Fascinating facts about mollusks, you probably don”t know…
Mollusks make up one of the largest and most important phyla in the animal kingdom with more than 100,000 species, including the familiar invertebrates like snails, clams and octopuses. Although most live in the sea, mollusks are also found in fresh water and on land. Most species live in shells, which protect their heads and soft bodies.
The shell is produced by a membrane covering the body called the mantle. Octopuses and squid don’t have shells and can walk on their tentacles or swim quickly by a kind of jet propulsion. Most species, however, move about by using a sort of muscular foot. Mollusks have been used as food and material tools since primitive days. Later they were used as money, ornaments and religious symbols. They also carry disease, damage ships and clog water pipes. Some are poisonous.
Chitons (Amphineura) are small, sluggish, primitive animals with flat oval bodies. They feed on seaweeds. Some have shells that are made up of eight overlapping plates that cover the flat upper side of the body. Chitons are often called coat-of-mail shells because their overlapping plates resemble suits of armor worn by medieval knights.
Tusks shells (Scaphopoda) have tabular shells that are curved and open at both ends. The animal inside is very simple. Though it has a mouth, jaws, tentacles and a digestive system, it has no true head, gills or eyes. The sexes are separate, and young shells go through a planktonic larval stage. The adults protect themselves by digging into the sand.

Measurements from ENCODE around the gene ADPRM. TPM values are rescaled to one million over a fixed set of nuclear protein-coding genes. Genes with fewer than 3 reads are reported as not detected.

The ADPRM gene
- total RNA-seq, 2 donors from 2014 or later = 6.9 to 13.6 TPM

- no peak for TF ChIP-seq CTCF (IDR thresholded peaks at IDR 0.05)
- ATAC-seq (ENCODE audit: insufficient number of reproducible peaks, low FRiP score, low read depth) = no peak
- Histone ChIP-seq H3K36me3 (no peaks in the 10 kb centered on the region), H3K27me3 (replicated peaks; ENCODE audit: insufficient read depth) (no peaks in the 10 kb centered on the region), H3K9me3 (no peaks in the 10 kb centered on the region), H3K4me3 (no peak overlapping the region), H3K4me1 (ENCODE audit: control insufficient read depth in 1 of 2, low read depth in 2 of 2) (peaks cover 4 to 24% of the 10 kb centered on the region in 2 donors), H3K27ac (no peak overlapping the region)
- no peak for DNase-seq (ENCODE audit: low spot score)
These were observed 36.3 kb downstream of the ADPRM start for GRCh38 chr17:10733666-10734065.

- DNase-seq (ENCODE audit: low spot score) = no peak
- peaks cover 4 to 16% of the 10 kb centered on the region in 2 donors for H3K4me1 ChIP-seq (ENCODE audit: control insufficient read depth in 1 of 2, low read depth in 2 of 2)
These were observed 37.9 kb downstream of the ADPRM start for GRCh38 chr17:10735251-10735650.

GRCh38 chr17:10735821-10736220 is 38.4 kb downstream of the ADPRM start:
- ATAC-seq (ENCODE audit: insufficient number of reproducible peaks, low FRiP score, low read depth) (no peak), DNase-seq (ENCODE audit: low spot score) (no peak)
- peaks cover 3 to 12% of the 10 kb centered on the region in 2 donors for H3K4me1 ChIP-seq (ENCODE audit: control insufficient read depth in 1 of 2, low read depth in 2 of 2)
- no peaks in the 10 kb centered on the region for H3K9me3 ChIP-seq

As the tusk shell moves slowly through the sand it catches small particles of food on the ends of its sticky tentacles and maneuvers them back to its mouth.
The largest category of mollusks is the univalves (Gastropoda). These include marine animals like cowries, cones, limpets, sea slugs and whelks as well as fresh water species like ponds snails. The word snail is commonly applied to those with a coiled spiral shell. Most have spirals shell, but some have shells of a different shape or no shell at all. The shell grows from the edge of its open end, and the number of spirals indicates its age. Univalves have tentacles, eyes and a mouth containing the radula, a rasping organ set with many horny teeth. Most feed on vegetable matter, though some, like cone shells, whelks and certain snails, eat other animals.
Most univalves use their wide, flat foot to creep along the ground, but some float in water, and a few have a fin-shaped foot for swimming. An individual may have both male and female reproductive organs. The young usually pass through a planktonic larval stage. Though freshwater snails do not have larvas on their own, they quite often play host to the larvas of some parasitic worms that transmit serious diseases to humans. The shells of certain univalves such as the cowrie have been prized in some societies as ornaments, money or religious symbols.
Using its single foot to good advantage, a common European pond snail (Limnea stagnalis) crawls along a sandy bottom. Pond snails like this are often used as scavengers to keep aquariums clean.